Will , at the scene of the crime the next day, reenacts the kill, and is able to conclude that ‘Abel Gideon is having a difference of opinion about who he is.’ Why is that? Why, because
THERE IS A HANGING HEART IN THE FOREGROUND WHICH I DID NOT NEED IN MY LIFE.
Ahem; Gideon has removed and strung up various organs from the guards and the driver. I am surprised that no one comments on the similarity between Giden stringing up the organs (where did he get the string?)
is a tad similar to the presentation choices of the copy-cat ‘Minnesota Shrike’.
Because, as pointed out, shrikes like to leave bits of their meals on thorns.
Poor Dr Gideon is very confused. And also headed back to Baltimore, judging by the footprints.
Chilton, for some reason, is studying a book with a magnifying glass. I have no objection to this, except that he is holding the book up in order to do so, for some bizarre reason that only serves to make him look pretentious. Naturally when Will and Alana show up he is most vexed to be accused of causing Gideon’s escape. Of course he tries to direct some of the blame back at Alana – ‘You planted the idea I was manipulating him!’ Alana is not impressed and claims that Chilton was pushing him. “He gave me informed consent to treat him. He needed help and understanding in who he is; he was not insane when he killed his wife, killing her drove him insane. I just reminded him,” Chilton retorts.
Will tunes out briefly, then asks Chilton what Gideon wants. Why, he wants everyone to know he IS the Chesapeake Ripper.
It turns out that Gideon is a transplant surgeon. Was this mentioned before? I don’t think that it was. Will tunes out again and has what can only be described as a waking nightmare, as the room is suddenly filled with mounted antlers and Crawford shouts phrases about Gideon, directing them at him. Once again he’s sweating, dripping and melting.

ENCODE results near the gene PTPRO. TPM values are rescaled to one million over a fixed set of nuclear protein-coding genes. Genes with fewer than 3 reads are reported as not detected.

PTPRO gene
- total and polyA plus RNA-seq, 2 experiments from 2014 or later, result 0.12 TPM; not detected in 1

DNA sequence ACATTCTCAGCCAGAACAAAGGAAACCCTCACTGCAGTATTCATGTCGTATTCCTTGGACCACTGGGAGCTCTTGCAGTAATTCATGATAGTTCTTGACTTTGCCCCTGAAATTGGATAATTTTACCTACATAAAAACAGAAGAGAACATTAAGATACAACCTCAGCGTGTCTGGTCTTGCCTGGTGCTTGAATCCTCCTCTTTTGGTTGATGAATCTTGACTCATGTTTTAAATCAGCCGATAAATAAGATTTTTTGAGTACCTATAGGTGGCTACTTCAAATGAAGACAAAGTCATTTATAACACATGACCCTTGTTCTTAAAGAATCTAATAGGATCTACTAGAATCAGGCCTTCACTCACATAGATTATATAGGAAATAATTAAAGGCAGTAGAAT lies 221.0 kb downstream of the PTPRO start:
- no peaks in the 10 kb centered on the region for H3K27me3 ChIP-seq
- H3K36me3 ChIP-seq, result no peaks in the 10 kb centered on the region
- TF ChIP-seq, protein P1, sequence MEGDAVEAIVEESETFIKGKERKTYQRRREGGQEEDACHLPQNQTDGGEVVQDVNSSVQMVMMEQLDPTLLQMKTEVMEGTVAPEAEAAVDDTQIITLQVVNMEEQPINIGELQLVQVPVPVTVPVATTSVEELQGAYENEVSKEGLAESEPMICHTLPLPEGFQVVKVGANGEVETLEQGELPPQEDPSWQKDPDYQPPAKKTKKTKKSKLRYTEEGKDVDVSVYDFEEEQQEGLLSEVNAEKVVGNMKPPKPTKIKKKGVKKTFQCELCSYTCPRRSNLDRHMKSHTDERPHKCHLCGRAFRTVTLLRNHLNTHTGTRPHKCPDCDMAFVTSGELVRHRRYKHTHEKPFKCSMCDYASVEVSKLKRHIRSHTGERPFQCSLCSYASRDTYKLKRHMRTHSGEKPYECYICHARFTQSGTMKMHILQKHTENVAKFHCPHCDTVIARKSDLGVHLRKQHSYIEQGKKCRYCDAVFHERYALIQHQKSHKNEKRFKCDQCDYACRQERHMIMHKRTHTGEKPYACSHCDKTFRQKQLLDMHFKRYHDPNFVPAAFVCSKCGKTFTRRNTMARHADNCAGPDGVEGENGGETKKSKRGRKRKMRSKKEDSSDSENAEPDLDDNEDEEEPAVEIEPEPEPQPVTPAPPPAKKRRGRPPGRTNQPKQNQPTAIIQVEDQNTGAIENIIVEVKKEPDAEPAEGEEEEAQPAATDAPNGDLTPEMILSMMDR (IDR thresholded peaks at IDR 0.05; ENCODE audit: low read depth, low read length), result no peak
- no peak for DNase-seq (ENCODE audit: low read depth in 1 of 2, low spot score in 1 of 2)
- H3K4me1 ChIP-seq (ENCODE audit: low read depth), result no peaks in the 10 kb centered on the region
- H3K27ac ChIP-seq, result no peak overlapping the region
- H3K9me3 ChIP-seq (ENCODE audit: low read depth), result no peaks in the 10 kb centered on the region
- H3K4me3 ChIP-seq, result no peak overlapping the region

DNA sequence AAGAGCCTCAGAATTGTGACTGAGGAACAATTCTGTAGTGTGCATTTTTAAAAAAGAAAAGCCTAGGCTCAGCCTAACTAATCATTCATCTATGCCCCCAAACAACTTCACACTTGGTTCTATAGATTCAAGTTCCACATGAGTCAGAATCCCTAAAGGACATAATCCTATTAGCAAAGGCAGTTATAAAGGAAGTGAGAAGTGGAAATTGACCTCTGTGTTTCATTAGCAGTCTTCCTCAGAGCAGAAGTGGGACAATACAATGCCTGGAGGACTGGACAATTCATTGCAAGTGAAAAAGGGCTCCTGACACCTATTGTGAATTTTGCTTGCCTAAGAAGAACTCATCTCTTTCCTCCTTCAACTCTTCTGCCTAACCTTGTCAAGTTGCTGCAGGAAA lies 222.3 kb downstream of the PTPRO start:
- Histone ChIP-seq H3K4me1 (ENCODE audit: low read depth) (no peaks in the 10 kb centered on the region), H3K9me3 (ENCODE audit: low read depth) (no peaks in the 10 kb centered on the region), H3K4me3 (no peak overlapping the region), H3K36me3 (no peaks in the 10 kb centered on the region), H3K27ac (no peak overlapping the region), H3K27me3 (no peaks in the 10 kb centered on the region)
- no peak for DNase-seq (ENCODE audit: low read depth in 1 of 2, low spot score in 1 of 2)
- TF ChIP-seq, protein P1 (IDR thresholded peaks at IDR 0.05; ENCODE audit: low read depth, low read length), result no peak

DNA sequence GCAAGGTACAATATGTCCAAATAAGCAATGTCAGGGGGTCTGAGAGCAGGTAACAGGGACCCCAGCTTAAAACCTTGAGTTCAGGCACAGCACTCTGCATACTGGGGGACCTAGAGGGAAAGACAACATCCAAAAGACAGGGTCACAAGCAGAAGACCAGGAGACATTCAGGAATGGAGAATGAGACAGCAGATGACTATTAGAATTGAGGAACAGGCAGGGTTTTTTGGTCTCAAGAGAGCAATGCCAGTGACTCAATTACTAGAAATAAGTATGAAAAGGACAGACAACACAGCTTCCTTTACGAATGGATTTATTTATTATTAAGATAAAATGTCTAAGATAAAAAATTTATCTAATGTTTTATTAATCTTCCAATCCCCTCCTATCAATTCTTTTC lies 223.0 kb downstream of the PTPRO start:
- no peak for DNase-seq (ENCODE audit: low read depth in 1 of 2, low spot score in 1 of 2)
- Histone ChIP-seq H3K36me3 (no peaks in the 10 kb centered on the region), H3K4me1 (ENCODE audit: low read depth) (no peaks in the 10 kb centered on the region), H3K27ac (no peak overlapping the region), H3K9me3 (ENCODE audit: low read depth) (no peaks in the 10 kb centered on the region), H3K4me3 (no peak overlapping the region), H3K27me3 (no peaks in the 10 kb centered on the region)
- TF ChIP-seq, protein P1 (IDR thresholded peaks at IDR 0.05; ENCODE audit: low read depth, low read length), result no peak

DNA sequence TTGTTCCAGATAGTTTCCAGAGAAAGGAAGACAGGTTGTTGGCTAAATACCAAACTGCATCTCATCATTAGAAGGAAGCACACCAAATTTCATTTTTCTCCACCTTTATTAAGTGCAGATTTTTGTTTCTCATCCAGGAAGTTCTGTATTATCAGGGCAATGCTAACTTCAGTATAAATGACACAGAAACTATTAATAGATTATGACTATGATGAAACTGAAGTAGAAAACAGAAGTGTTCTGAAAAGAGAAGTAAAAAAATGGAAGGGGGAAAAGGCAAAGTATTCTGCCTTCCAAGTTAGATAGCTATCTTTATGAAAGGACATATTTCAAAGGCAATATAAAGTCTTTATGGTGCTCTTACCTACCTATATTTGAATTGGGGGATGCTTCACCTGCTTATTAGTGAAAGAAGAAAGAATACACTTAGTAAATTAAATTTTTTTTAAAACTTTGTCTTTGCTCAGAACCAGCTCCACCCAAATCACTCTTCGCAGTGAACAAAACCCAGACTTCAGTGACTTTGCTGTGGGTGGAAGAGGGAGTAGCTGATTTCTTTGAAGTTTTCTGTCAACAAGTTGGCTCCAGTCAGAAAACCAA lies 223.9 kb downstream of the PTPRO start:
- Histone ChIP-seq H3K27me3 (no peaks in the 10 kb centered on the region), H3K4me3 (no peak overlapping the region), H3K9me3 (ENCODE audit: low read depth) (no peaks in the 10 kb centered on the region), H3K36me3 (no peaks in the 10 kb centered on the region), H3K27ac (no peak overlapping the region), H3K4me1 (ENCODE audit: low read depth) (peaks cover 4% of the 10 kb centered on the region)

Once he awakens from his hallucination, he gives Crawford a Look. Crawford does not recognise the look for what it is, which might be a problem in time to come..
Will once again goes to discuss it with, really, the last person who should be hearing about this sort of thing right now. He doesn’t feel like himself, gradually becoming different for a while. He feels like he’s becoming someone else, and feels crazy. I don’t know if this was intentional, but I find some meaning in that the shots of Will change their positions, showing him from the side or from above with his face half in darkness, while Lecter is always shot still, constant, in the same place and secure in his manipulation.
Is being crazy what Will fears the most? No; instead he fears not knowing who he is, the same as Abel Gideon.
(Full name used without needing to. Tick.)
Someone moved the furniture around in his head, Will claims; he wants to find the Ripper to gauge who he is, and isn’t. But what about Will? What can he use as a measure for sanity? “You have me as your gauge,” Lecter says reassuringly.
Oh you wacky cannibal.
We cut to the morgue, where the Science Team discuss the damage that Gideon did to his victims. In addition to cutting out their organs, Gideon also scrambled their brains, giving them a strange form of non-lobotomy by putting a spike (no idea where he got that from) through the tops of their eyeballs. I expected for a moment for one of the Science Team to start on about Egyptian mummification processes and how the put a hook up the nose to do the brain scrambling…but not this time, it would seem.
Will is distracted by water pouring out of…those drawers they store the bodies in.
Why, the Science Team wonder, did Gideon do this? Why, it’s because of what they did to him? Who, they wonder now? Who do you think, sheesh; the list of professionals who talked to Gideon and inadvertently helped to scramble his own brains. Alana Bloom will be on the list.
(Full name tick.)